Pacemaker Procedures

A cardiac event recorder is a battery-powered portable device that you control to tape-record your heart’s electrical activity (ECG) when you have symptoms. There are two types of event recorders: a loop memory monitor and a symptom event monitor.

Cardiac event recorders and other devices that record your ECG as you go about your daily activities are also called ambulatory electrocardiographic monitors.

Quick Facts


A cardiac event recorder makes a record of your electrocardiogram (ECG or EKG) when you have fast or slow heartbeats, or feel dizzy or like you want to faint. It can also be used to see how you respond to medicines.
Some cardiac event recorders store your ECG in memory in the monitor. Your ECG can be sent by telephone to a receiving center or to your doctor.
There are no risks when using a cardiac event recorder.

Why do people need to use a cardiac event recorder?
Tests such as electrocardiograms let your doctor look at your heart’s activity at rest and at one point in time. But abnormal heart rhythms and cardiac symptoms may come and go. The main purpose of an event monitor is to record your heart rate and rhythm during a symptom (“event”). They work only when a person turns on the device. Your doctor may recommend an event monitor when symptoms are infrequent – less than daily.
You may be asked to wear a cardiac event recorder if you have fast, slow or irregular heartbeats called arrhythmias.

Wearing the monitor may tell your doctor:

If your medicines are working.
If a pacemaker or an implantable cardioverter defibrillator (ICD) is working properly.
Why you have symptoms such as chest pain, dizziness, faintness or the feeling that your heart is racing or skipping a beat.
If your heart is getting enough oxygen to meet its needs.

A small battery-operated device that helps the heart beat in a regular rhythm. There are two parts: a generator and wires (leads).

  • The generator is a small battery-powered unit.
  • It produces the electrical impulses that stimulate your heart to beat.
  • The generator may be implanted under your skin through a small incision.
  • The generator is connected to your heart through tiny wires that are implanted at the same time.
  • The impulses flow through these leads to your heart and are timed to flow at regular intervals just as impulses from your heart's natural pacemaker would.
Why do I need one?

Your doctor may recommend a pacemaker to make your heart beat more regularly if:
  • Your heartbeat is too slow and often irregular
  • Your heartbeat is sometimes normal and sometimes too fast or too slow.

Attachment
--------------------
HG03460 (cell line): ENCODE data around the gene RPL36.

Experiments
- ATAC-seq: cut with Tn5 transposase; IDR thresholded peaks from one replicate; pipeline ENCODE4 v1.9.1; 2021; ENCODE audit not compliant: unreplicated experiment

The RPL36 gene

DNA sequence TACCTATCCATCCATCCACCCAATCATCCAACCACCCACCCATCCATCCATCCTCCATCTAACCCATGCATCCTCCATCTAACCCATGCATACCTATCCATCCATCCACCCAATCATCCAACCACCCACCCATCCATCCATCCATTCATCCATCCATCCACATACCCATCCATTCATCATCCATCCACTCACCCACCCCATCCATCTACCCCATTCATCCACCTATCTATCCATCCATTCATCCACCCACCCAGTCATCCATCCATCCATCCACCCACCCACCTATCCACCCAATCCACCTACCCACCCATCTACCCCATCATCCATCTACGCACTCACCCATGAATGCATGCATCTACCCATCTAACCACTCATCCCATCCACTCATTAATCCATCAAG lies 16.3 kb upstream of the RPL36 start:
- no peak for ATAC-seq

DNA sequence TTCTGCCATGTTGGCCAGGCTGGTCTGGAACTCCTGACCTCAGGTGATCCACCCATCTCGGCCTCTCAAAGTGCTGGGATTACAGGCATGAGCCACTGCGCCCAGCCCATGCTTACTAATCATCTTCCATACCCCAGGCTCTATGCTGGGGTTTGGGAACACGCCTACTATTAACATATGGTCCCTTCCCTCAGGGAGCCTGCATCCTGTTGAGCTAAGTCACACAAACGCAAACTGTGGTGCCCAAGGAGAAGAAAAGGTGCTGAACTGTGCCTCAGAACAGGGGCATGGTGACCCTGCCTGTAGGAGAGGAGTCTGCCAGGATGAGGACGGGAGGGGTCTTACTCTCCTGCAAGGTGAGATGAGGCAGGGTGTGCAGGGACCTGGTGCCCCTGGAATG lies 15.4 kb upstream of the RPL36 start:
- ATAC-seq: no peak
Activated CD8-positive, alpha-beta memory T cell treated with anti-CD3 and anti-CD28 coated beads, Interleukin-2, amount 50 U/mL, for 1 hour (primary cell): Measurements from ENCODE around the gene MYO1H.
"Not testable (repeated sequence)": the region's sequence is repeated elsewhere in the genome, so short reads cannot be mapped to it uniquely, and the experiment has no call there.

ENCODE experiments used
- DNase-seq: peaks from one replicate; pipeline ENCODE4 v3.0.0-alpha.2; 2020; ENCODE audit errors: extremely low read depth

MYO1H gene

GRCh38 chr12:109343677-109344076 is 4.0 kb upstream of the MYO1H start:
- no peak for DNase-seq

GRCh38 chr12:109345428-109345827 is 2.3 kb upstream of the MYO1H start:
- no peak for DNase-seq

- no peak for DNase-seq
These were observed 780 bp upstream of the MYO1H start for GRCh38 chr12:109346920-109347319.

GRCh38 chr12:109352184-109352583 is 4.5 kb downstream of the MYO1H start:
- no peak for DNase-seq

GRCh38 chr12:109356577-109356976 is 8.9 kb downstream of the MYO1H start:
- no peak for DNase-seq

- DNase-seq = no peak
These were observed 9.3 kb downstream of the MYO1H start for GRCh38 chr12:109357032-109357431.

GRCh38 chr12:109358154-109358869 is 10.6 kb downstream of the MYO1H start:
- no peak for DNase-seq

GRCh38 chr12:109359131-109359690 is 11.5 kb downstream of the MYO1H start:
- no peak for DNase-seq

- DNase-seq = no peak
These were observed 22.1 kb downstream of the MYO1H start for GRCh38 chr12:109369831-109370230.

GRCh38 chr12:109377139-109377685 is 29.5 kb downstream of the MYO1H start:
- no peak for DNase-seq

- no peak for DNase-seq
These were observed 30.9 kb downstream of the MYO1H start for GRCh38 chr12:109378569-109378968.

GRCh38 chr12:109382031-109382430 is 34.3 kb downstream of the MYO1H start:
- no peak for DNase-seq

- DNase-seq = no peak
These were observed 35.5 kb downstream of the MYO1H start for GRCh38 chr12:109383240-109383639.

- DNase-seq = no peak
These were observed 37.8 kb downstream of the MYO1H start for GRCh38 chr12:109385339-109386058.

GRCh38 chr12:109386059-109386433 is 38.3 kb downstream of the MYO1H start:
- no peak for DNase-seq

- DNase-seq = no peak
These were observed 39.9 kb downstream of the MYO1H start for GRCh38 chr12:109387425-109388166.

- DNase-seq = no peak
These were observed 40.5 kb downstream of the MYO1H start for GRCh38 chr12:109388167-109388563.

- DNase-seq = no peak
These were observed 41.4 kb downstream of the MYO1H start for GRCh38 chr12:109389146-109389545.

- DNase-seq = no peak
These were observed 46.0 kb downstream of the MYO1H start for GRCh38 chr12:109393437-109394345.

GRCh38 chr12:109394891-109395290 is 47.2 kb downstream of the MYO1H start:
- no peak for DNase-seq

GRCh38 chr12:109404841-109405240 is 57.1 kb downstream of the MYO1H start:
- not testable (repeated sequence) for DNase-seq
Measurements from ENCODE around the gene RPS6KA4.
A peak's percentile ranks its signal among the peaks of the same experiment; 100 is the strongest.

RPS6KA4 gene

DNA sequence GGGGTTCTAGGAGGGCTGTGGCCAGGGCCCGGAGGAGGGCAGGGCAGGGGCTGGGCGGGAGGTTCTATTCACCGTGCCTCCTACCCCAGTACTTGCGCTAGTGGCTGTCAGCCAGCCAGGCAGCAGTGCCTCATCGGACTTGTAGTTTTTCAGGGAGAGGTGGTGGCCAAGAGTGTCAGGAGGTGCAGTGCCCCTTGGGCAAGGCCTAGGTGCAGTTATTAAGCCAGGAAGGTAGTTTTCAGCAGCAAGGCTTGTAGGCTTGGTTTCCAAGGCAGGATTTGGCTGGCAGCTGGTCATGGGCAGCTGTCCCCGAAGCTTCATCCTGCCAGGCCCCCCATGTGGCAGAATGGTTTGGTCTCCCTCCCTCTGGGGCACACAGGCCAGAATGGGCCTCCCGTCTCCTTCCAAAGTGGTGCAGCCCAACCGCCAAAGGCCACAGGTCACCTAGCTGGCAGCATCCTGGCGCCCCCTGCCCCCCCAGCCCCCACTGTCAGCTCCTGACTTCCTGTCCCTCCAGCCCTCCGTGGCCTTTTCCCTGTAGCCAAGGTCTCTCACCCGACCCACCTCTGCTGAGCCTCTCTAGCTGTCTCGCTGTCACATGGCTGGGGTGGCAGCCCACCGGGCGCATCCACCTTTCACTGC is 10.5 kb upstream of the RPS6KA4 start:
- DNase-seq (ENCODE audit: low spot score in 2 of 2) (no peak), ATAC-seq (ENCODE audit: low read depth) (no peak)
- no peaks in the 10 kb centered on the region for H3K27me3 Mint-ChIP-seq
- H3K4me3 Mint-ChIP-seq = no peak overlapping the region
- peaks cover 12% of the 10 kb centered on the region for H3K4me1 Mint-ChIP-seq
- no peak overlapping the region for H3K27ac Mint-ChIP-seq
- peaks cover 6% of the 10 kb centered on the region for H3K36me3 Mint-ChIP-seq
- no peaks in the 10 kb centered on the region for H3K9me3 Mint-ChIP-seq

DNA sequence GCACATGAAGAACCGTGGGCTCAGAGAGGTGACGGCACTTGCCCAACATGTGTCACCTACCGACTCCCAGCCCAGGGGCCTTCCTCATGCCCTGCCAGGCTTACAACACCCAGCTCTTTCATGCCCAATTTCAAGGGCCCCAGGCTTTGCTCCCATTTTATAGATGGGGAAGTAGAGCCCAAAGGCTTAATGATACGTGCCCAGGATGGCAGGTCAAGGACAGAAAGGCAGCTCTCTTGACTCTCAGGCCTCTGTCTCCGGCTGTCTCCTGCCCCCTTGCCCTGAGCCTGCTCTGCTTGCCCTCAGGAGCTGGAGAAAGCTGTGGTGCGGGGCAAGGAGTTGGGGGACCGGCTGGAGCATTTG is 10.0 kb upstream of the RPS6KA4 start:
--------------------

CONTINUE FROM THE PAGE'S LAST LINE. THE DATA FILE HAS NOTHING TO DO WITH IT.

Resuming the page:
How does it work?

It replaces the heart's defective natural pacemaker functions.
  • The sinoatrial (SA) node or sinus node is the heart's natural pacemaker. It's a small mass of specialized cells in the top of the right atrium (upper chamber of the heart). It produces the electrical impulses that cause your heart to beat.
  • A chamber of the heart contracts when an electrical impulse or signal moves across it. For the heart to beat properly, the signal must travel down a specific path to reach the ventricles (the heart's lower chambers).
  • When the heart's natural pacemaker is defective, the heartbeat may be too fast, too slow or irregular.
  • Rhythm problems also can occur because of a blockage of your heart's electrical pathways.
  • The pacemaker's pulse generator sends electrical impulses to the heart to help it pump properly. An electrode is placed next to the heart wall and small electrical charges travel through the wire to the heart.
  • Most pacemakers have a sensing mode that inhibits the pacemaker from sending impulses when the heartbeat is above a certain level. It allows the pacemaker to fire when the heartbeat is too slow. These are called demand pacemakers.
If you have additional questions, please review our FAQ page.

The pacemaker generator is the metal piece that you can feel under your skin. A battery is sealed within your generator. Your healthcare provider will check the generator for battery power and function during scheduled generator checks. He will decide when it is time for your generator to be changed. He will replace your generator before the battery runs out of power completely. Pacemaker batteries can last up to 12 years. He will also replace the generator if it does not function properly.

If you have additional questions, please review our FAQ page.